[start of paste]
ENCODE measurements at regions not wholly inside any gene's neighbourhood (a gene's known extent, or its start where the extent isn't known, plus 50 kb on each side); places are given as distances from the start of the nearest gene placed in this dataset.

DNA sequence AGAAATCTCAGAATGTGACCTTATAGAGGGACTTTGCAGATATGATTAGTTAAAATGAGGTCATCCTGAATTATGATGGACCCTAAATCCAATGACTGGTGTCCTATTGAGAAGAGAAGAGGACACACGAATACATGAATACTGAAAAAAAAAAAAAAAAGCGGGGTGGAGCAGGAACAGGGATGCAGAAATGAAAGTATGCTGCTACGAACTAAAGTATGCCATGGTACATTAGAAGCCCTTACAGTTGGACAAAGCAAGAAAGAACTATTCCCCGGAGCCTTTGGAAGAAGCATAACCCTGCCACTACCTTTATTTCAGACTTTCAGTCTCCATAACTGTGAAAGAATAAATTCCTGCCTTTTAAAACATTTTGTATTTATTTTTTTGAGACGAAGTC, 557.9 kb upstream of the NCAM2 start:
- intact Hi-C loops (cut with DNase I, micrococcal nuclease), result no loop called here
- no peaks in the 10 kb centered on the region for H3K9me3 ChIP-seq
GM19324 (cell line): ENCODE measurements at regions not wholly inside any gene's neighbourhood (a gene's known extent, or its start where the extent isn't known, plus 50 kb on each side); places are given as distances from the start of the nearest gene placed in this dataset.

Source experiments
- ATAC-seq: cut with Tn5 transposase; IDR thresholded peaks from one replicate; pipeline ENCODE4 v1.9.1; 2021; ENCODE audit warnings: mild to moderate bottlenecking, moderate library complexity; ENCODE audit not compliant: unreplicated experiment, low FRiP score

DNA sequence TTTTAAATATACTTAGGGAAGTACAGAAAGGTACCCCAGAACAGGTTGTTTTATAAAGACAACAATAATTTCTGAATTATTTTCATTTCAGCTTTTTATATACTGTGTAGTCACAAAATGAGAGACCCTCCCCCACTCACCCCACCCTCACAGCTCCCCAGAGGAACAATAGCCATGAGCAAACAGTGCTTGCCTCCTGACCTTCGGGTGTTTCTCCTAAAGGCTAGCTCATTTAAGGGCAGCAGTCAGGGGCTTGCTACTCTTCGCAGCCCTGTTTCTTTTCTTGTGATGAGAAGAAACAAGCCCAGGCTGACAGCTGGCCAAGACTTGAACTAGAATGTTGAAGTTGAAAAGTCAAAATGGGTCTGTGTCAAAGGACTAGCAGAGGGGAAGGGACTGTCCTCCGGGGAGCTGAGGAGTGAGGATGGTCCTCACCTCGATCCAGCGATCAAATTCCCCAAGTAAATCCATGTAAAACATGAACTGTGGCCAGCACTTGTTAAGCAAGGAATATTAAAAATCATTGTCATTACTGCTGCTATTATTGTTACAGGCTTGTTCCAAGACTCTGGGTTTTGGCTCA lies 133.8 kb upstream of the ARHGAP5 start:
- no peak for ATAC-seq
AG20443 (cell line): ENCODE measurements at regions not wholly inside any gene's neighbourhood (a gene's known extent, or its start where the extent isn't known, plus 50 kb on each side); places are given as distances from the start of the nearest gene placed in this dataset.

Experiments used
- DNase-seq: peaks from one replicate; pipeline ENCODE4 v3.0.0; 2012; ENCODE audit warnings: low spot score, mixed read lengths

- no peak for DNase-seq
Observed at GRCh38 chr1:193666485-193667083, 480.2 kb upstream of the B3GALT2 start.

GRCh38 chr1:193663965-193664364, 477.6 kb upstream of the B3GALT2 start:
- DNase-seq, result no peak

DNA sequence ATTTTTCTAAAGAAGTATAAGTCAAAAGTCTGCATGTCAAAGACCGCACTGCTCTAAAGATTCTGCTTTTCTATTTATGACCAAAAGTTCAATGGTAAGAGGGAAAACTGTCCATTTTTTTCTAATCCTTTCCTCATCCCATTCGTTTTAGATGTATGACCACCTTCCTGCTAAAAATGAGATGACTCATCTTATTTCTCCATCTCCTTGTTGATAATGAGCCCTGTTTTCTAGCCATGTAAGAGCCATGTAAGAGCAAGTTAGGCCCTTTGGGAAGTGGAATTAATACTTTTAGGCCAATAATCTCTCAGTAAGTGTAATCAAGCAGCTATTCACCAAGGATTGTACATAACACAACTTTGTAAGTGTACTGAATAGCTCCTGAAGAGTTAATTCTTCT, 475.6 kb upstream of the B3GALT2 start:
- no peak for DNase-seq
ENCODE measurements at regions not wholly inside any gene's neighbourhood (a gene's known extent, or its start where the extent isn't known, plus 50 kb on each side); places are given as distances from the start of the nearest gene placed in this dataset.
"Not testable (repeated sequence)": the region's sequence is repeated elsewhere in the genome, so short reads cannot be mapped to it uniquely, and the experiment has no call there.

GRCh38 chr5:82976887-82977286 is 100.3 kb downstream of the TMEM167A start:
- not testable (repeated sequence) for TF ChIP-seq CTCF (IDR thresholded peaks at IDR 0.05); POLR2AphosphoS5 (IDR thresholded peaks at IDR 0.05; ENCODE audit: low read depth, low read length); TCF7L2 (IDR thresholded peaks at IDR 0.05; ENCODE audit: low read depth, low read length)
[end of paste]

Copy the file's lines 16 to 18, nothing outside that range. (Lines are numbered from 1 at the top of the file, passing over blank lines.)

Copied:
- DNase-seq, result no peak

DNA sequence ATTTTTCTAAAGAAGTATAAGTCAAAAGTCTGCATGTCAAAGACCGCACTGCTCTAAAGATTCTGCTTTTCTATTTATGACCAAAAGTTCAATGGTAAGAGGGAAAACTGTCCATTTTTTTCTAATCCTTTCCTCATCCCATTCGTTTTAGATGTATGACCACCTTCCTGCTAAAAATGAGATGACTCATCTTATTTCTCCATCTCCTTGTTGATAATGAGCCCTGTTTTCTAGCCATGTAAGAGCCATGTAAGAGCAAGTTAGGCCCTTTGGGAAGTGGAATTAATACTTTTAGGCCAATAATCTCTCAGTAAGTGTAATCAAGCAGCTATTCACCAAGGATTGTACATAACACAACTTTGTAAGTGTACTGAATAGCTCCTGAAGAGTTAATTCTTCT, 475.6 kb upstream of the B3GALT2 start:
- no peak for DNase-seq